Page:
FOR IMMEDIATE RELEASE
Contact: Matthew Lew, (415) 399-9580
In Commemoration of National POW/MIA Recognition Day
Manilatown Heritage Foundation & Artis Mundi
The Legacy of Bataan
Friday, September 21 at 6:00PM
I-Hotel Manilatown Center
868 Kearny St., San Francisco, CA 94108
San Francisco, CA – July 24, 2012 – In commemoration of National POW (Prisoners of War)/MIA (Missing in Action) Recognition Day, Manilatown Heritage Foundation and Artis Mundi are proud to present The Legacy of Bataan on Friday, September 21 at 6:00PM at the I-Hotel Manilatown Center at 868 Kearny St. in San Francisco. Donations will be appreciated.
This multi-media program will feature film clips with live narration by Cecilia Gaerlan, author of the World War II novel, In Her Mother’s Image, presentations by World War II ex-Civilian Prisoner of War John Ream and historians Fred & Sebastian Baldassarre of the Battling Bastards of Bataan. It will feature the first performance of Breach of Faith – The Men of Bataan, a one-man show based on stories of Bataan veterans written by Ms. Gaerlan and performed by New York artist Kilusan Bautista. Also featured is a scene from the stage adaptation of In Her Mother’s Image with Jed Parsario and Earlene Somera. The highlight of the program will be the appearance of several Bataan veterans who will speak about their experiences during the war and their subsequent incarceration.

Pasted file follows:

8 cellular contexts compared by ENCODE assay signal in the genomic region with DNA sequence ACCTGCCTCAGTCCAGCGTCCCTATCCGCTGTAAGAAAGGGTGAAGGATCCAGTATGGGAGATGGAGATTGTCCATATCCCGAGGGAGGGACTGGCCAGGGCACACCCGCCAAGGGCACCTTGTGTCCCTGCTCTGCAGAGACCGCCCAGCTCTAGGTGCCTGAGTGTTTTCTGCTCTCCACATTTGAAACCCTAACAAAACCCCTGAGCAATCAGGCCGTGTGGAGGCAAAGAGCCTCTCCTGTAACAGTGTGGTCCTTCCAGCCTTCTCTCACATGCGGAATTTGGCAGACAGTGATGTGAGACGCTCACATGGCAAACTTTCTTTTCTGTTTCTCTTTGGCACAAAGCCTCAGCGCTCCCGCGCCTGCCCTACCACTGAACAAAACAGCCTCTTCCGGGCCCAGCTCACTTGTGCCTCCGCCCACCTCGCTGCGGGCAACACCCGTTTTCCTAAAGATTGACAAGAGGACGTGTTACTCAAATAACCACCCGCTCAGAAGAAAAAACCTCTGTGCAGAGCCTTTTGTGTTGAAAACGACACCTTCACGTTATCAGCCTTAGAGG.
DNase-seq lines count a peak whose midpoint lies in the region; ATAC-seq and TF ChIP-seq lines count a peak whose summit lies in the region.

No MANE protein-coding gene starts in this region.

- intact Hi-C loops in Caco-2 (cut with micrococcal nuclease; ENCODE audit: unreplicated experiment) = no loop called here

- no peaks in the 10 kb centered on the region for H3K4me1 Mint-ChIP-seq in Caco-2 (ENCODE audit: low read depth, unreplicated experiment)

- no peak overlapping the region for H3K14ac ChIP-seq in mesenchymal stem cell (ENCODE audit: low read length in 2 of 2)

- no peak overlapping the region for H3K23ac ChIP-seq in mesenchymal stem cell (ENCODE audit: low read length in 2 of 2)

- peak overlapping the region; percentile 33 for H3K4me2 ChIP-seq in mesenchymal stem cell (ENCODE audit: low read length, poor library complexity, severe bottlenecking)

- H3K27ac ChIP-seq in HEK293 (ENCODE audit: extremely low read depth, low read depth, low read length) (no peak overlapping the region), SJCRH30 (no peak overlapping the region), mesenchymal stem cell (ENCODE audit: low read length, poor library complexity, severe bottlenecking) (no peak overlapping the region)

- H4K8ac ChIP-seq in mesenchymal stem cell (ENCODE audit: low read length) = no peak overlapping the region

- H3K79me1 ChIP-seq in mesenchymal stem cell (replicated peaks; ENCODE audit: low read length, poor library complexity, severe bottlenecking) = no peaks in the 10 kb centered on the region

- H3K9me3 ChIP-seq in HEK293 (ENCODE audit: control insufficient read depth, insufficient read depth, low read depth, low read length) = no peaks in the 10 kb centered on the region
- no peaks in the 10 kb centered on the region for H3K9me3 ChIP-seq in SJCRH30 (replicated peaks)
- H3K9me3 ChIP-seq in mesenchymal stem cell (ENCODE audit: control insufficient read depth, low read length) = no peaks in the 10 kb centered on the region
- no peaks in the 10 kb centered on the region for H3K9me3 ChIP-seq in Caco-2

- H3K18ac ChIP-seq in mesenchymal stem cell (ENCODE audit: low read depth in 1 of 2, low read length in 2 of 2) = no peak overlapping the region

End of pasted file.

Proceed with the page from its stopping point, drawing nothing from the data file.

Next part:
The price of peace was paid dearly by the defenders of Bataan. And yet, their place in history has been ignored, derided and even maligned. Despite the lack of training, meager resources and a broken promise from the United States that help was on the way, the men of Bataan fought a fierce and bitter battle that disrupted the timetable of the Japanese occupation enabling the Allied Forces to harness the resources that turned the tide of war in the Pacific. After the fall of Bataan on April 9, 1942, around 63,000 Filipino and 12,000 American soldiers surrendered to the Japanese Imperial Army. Approximately 15,000 Filipino and 750 American soldiers, mostly sick and emaciated, died during the 60-mile march to their prison camp at Camp O’Donnell where the prisoners were subjected to even more inhumane treatment. Approximately fifteen hundred Americans and twenty thousand Filipinos died in captivity. And yet, not even a year after the war ended, the veterans’ benefits of the Filipinos under the U.S. Armed Forces of the Far East were rescinded by President Truman in 1946. To this day, these rights have not been fully restored nor their sacrifices honored.